Daniel pulled his scarf up to hide his mouth and nose. He didn’t think that a soft cashmere mix, a gift from his sister, would be much protection from a wayward explosive, but it made him feel warmer and safer. He turned to look at Tess to see if she was looking at him with a pitying gaze. Fortunately, she was looking skyward with a hint of a smile on her glistening lips. Her profile was silhouetted against The Royal Oak’s lights, a pale glow outlining her features. His eyes were drawn to her smooth neck which stretched upwards as she watched another rocket explode into a chrysanthemum of stars. Her lips parted slightly as a series of whistling clusters shot into the black night. He watched her eyelashes blink with each explosion and burst of colour. From the position they were sitting in, Daniel slightly behind Tess, he could watch her in secret against a backdrop of Swarkovski crystals raining down from the sky.
So, for the next ten minutes whilst a crescendo of squeals, oohs and aahs emanated from the distant crowd, and a climax of whistles, bangs and crackles sprang from the sky, Daniel focused on Tess. He drank in the curves of her profile and the warmth of her body leaning against him.
A cheer and a noisy round of applause heralded the end of the display. Tess turned towards Daniel.
“I’m fine,” he answered, truthfully.
Watching the fireworks as a background to Tess’ lovely face, had been the perfect way to be re-introduced to the volatile explosives. They were the colour wash to the central eye-catching subject of the painting - Tess.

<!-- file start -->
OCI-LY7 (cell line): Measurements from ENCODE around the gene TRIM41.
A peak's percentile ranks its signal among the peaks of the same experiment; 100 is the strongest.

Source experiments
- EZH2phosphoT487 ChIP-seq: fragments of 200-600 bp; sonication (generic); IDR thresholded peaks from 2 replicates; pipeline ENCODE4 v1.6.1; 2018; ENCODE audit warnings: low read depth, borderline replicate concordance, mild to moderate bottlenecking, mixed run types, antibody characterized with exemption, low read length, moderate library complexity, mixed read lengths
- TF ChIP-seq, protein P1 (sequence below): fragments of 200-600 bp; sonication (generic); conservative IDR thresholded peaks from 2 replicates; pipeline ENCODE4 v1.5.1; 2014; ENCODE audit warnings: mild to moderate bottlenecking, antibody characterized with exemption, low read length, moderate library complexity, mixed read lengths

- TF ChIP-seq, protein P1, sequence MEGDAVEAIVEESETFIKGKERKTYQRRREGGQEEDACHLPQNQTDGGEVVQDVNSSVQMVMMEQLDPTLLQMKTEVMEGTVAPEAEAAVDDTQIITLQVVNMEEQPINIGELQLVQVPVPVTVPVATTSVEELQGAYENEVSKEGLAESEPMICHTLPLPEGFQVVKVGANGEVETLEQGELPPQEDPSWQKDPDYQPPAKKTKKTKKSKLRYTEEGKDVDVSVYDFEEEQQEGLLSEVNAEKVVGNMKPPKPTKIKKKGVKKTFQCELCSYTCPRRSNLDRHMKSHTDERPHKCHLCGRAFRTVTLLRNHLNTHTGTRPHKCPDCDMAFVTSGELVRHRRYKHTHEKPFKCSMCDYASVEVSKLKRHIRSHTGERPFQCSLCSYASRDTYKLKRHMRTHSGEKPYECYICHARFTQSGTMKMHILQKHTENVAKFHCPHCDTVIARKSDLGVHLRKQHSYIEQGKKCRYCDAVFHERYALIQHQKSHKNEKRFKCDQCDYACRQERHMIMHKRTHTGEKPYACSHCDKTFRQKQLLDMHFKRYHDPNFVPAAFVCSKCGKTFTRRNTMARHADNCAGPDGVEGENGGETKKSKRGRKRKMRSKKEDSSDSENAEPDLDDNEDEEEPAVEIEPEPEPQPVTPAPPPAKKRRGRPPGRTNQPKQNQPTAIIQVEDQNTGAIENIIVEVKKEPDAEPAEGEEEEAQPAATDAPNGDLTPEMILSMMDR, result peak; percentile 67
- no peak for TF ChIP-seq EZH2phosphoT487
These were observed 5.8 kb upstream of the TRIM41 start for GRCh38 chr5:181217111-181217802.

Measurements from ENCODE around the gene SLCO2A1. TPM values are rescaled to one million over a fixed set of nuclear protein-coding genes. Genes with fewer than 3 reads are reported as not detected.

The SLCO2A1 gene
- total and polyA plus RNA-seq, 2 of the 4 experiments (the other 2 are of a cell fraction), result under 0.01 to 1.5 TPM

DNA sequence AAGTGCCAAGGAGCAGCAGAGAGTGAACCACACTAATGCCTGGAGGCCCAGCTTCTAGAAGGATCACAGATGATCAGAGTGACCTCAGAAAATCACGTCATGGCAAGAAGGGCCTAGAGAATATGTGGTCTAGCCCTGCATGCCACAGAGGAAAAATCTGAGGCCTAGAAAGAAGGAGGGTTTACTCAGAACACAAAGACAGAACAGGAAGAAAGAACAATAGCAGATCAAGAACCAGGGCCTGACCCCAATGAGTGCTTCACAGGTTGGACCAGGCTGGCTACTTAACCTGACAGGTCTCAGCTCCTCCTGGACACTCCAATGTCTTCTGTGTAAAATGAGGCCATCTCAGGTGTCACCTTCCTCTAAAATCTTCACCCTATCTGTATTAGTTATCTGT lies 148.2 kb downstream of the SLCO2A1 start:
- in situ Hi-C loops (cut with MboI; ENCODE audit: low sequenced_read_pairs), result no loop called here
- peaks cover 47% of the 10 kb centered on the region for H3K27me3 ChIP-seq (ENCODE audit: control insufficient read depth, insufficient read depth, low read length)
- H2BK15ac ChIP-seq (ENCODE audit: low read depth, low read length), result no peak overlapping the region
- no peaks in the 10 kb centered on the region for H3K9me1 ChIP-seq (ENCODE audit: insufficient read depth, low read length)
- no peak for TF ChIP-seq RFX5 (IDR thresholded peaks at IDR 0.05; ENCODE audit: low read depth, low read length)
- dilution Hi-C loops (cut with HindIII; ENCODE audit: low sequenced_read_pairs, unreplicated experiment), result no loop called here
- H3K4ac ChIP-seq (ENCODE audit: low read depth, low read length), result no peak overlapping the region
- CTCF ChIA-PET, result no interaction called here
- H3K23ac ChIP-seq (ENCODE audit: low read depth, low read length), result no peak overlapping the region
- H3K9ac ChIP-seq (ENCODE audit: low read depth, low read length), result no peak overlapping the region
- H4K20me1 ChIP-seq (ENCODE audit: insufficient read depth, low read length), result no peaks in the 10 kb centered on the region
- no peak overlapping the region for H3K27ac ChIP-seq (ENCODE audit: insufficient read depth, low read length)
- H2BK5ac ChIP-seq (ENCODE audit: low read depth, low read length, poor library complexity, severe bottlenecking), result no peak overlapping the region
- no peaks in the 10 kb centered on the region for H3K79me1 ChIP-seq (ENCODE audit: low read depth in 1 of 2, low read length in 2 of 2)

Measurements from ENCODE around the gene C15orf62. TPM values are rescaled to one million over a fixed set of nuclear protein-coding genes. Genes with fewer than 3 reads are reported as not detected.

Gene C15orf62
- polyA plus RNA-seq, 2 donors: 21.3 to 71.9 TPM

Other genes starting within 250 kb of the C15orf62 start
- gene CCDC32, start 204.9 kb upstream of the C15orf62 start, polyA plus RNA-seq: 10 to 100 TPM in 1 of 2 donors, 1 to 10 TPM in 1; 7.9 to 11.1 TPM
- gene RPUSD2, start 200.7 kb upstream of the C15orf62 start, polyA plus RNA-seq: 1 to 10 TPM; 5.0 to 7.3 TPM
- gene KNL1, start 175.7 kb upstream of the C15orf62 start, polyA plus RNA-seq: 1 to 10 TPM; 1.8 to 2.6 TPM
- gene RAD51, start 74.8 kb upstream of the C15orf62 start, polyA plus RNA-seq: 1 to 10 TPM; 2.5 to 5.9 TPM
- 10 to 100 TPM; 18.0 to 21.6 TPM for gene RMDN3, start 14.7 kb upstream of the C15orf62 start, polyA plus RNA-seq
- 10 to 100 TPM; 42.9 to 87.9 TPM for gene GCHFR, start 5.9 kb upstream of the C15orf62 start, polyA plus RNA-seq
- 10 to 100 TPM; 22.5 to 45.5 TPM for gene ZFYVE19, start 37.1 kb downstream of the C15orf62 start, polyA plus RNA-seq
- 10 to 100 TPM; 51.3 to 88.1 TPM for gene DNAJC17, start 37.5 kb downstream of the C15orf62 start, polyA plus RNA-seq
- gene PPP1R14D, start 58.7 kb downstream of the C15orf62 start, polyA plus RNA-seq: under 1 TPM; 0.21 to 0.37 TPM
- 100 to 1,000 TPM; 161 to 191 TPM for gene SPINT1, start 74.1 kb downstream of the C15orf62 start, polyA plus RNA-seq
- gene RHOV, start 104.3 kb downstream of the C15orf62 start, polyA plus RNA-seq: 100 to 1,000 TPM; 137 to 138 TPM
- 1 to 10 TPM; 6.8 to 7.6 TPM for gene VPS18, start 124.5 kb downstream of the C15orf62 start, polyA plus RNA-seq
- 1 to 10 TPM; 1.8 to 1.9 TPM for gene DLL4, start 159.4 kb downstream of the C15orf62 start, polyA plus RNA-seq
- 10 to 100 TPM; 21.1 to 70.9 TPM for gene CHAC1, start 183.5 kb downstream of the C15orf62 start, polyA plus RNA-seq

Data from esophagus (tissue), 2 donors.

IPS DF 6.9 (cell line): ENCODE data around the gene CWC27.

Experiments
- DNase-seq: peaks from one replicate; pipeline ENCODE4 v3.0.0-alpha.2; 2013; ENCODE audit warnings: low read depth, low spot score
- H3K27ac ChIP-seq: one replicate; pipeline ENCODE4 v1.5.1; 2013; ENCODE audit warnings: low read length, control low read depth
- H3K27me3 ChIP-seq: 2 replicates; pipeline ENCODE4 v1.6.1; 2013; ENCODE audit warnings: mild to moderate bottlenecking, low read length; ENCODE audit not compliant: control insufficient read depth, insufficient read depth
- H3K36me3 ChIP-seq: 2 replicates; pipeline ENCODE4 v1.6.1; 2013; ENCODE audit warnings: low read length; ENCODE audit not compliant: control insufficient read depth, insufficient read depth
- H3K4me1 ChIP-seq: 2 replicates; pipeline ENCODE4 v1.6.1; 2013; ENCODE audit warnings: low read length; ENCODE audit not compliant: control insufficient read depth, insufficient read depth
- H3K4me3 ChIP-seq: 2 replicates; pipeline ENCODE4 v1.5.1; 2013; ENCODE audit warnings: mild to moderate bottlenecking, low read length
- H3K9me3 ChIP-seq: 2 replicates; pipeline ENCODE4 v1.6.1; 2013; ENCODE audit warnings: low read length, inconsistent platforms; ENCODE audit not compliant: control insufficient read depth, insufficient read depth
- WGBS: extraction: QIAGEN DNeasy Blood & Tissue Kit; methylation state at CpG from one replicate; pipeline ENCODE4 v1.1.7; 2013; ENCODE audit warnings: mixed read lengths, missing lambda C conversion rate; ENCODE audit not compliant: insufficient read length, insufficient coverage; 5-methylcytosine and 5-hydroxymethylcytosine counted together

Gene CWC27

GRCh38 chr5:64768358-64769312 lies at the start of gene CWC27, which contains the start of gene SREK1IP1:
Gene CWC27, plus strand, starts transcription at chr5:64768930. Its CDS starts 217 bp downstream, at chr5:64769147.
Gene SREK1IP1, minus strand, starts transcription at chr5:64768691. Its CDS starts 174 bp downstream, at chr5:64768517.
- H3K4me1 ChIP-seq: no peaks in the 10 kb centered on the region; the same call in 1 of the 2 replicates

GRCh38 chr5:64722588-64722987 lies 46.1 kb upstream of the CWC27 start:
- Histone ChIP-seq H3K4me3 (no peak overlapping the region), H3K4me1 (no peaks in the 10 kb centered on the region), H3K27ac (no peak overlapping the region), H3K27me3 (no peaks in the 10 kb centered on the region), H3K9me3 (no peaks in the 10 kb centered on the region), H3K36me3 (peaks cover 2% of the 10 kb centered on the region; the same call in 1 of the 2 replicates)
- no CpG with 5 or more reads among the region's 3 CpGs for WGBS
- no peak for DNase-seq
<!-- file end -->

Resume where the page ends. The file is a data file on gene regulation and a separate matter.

I can't look at blossoms now without thinking of Dennis Potter. What an incredible interview he gave to Melvyn Bragg. Dennis Potter was dying of cancer and this interview was to be his last. As he sat there obviously in great pain and occasionally swigging liquid morphine, I'll never forget some of his descriptions. He said that he knew his days left on earth were numbered, which made him take notice of simple things and appreciate the beauty of nature. It's so easy to walk past a blossom tree, but he said that as he knew this would be his last spring, the blooms looked like the 'blossomiest blossom' he'd ever seen. He said he was appreciating the 'nowness of now' and not just sailing through his last days. It was a great lesson in appreciating the present and not always planning for the future. Our lives are now - we're living it!
Flower-filled garden partitioning.
I'm always transfixed when I see a bonsai tree. Barely a foot high, they are perfect minatures of the giants in our gardens and parks. This beautiful artistic medium originated in Japan. Their purpose is purely ornamental. They're not grown for fruit or medicines. The earliest mention of dwarfed potted trees was depicted on a scroll dated back to 1195. Luckily, due to the early warm spell this year, this bosai tree blossomed during the perfect week - The Chelsea Flower Show week!
What's in a name?
That which we call a rose
By any other name would smell as sweet.
Shakespeare (Romeo and Juliet)
With plaited alleys of trailing rose
Long alleys falling down to twilight grots,
Or opening upon level plots
Of crowned lilies, standing near
Whither in after life retired
From brawling storms,
From weary wind,
With youthful fancy, re-inspired.
Tennyson (Ode to Memory)
The flower that smells the sweetest
Is shy and lowly. William Wordsworth